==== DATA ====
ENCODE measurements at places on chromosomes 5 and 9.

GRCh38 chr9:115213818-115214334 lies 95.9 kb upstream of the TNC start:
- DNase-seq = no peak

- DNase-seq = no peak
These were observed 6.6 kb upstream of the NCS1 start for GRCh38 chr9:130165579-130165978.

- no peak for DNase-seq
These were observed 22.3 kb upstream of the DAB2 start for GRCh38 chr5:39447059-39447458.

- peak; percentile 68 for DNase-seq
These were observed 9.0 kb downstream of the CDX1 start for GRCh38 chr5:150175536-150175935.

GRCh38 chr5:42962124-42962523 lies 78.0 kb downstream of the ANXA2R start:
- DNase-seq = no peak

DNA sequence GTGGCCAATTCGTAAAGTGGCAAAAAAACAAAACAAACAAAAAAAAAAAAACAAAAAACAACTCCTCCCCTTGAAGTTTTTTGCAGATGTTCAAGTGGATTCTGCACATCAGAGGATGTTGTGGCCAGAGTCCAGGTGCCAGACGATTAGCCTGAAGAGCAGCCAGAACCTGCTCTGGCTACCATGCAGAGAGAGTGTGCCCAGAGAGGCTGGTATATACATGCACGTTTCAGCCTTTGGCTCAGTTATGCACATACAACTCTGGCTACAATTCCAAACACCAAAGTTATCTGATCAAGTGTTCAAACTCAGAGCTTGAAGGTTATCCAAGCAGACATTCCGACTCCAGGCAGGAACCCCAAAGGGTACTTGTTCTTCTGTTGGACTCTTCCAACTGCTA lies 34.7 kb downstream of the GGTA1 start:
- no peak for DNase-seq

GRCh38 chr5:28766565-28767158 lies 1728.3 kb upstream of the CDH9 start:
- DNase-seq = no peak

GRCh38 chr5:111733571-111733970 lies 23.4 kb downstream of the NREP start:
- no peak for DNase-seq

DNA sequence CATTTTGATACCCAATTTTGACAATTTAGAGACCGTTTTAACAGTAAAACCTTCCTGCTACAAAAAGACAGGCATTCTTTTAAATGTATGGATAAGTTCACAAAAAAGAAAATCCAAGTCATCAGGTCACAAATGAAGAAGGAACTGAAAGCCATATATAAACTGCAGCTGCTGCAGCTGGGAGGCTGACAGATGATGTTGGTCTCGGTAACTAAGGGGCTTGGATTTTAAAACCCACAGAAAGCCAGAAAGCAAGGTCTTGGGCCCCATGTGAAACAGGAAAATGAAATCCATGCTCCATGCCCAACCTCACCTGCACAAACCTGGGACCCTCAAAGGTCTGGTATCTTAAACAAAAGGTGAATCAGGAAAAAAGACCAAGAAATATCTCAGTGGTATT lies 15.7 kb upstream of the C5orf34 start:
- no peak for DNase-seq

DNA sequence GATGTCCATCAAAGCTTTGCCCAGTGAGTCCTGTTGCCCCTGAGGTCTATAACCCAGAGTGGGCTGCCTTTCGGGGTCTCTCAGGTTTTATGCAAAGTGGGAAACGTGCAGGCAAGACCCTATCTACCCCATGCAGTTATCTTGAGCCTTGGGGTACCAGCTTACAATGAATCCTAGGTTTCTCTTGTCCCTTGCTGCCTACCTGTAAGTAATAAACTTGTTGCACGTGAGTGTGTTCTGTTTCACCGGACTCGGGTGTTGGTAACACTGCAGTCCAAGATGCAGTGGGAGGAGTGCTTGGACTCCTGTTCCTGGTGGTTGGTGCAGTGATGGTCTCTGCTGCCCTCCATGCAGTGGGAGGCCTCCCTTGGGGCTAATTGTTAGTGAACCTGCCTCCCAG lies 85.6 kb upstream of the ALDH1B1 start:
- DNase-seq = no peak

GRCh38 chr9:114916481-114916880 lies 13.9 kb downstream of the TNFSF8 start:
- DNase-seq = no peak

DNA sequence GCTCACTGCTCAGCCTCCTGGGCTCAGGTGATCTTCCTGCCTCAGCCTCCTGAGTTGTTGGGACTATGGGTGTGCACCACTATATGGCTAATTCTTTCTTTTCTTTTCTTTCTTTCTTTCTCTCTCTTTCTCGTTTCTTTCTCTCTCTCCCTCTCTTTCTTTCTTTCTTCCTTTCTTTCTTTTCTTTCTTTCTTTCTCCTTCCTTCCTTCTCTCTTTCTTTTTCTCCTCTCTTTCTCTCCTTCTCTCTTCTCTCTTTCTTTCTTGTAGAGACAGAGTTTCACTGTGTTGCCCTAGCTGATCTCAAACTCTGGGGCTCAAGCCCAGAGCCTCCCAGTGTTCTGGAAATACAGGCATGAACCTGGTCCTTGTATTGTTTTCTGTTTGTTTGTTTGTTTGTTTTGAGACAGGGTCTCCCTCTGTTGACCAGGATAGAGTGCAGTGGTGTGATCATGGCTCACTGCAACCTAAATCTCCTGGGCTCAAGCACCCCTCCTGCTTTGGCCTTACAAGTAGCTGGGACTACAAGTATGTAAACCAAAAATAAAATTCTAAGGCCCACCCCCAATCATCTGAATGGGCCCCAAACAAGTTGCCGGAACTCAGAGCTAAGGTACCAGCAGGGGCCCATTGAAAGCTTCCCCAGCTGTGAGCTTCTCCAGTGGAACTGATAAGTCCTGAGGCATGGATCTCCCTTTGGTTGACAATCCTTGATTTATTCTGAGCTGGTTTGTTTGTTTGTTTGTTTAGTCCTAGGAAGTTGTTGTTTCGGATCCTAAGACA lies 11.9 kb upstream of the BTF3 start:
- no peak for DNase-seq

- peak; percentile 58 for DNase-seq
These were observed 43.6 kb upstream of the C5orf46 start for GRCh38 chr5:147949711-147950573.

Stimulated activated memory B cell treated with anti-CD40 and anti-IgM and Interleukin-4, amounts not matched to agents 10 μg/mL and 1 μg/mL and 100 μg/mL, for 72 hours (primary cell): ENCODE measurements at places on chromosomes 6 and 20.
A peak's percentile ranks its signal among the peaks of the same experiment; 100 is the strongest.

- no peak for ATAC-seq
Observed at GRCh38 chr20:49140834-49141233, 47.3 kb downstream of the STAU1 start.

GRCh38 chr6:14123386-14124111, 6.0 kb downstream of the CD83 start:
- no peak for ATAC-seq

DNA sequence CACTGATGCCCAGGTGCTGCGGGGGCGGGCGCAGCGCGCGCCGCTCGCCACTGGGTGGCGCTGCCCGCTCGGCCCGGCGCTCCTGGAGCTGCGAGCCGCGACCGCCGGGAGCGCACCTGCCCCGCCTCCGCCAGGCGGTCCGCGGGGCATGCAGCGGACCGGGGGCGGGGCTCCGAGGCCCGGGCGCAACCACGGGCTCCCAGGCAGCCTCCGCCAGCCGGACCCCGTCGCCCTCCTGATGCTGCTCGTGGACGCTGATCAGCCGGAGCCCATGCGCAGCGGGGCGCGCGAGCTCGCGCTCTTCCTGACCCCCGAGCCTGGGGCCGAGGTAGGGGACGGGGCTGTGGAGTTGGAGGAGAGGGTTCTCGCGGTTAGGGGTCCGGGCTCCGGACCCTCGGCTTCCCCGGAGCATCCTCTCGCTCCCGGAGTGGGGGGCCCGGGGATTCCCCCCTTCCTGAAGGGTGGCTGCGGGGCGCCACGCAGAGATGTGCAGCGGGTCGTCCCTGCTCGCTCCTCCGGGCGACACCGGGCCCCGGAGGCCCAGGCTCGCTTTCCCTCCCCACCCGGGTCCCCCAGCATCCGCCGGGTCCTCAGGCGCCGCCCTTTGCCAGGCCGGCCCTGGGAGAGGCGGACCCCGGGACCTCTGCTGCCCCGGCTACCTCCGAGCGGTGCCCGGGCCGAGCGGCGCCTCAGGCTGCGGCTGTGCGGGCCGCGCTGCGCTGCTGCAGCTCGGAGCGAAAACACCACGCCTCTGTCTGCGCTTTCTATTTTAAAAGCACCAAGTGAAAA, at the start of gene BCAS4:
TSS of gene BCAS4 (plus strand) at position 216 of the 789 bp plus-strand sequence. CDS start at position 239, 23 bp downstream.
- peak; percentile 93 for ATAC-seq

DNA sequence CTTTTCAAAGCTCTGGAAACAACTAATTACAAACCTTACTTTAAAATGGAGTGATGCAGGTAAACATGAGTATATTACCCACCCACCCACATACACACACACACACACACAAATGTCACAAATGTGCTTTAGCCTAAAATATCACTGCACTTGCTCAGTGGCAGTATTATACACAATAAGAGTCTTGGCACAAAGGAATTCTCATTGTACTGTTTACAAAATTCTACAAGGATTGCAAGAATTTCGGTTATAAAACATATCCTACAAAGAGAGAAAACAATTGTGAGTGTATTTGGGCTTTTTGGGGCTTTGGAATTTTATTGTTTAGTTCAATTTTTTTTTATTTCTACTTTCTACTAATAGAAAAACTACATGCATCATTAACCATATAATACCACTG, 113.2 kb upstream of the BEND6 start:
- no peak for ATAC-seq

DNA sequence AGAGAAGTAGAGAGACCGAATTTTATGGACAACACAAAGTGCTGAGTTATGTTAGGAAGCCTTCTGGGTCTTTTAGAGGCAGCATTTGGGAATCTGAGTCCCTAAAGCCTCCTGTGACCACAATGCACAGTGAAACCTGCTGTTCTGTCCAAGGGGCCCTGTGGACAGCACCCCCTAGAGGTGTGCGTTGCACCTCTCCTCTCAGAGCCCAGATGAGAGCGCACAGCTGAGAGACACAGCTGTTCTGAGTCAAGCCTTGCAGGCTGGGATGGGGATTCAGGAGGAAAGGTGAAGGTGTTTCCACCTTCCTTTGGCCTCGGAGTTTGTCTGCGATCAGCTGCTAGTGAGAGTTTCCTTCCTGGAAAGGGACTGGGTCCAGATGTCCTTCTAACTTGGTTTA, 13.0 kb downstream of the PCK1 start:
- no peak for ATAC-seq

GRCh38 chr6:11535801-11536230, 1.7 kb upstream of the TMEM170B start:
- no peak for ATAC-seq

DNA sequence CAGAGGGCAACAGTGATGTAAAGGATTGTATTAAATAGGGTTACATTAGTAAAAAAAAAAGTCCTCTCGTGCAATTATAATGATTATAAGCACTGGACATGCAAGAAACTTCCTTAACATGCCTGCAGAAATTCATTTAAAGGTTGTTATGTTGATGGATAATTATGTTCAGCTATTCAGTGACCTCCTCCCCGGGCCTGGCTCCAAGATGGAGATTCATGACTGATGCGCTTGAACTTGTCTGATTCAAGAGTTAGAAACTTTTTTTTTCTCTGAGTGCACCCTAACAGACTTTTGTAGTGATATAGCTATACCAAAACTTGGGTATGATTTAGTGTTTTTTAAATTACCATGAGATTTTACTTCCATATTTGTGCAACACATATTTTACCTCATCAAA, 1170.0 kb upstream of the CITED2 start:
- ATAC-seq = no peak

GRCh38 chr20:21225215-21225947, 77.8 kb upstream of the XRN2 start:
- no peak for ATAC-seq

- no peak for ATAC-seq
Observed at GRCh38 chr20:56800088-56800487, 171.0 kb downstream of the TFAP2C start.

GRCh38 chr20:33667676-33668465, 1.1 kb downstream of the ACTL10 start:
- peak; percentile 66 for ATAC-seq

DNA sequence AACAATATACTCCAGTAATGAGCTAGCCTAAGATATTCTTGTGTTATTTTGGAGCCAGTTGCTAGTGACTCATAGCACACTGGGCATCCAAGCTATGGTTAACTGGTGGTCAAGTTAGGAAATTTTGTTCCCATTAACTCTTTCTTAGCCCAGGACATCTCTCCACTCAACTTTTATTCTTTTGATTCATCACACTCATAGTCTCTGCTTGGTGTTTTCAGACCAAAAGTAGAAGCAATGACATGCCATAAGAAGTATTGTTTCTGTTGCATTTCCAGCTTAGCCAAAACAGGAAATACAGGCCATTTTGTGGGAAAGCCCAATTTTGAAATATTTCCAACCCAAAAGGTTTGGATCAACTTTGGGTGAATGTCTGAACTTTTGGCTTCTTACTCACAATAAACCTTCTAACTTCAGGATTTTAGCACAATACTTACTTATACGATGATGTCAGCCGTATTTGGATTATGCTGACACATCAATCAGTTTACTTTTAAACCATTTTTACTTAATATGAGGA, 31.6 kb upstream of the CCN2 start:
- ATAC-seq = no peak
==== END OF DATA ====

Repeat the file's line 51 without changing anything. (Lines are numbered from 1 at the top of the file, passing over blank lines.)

DNA sequence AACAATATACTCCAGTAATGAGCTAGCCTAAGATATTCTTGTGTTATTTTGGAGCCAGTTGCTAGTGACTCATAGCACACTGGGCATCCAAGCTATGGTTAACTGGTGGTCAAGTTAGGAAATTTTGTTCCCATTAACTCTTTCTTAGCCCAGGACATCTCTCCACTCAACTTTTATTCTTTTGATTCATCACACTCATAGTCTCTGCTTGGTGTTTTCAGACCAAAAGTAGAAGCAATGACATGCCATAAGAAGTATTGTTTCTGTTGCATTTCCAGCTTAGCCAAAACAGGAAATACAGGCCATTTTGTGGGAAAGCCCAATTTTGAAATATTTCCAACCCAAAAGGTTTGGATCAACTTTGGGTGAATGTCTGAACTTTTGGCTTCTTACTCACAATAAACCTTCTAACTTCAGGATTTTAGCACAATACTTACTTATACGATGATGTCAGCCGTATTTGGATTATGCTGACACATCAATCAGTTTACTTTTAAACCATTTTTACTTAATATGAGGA, 31.6 kb upstream of the CCN2 start: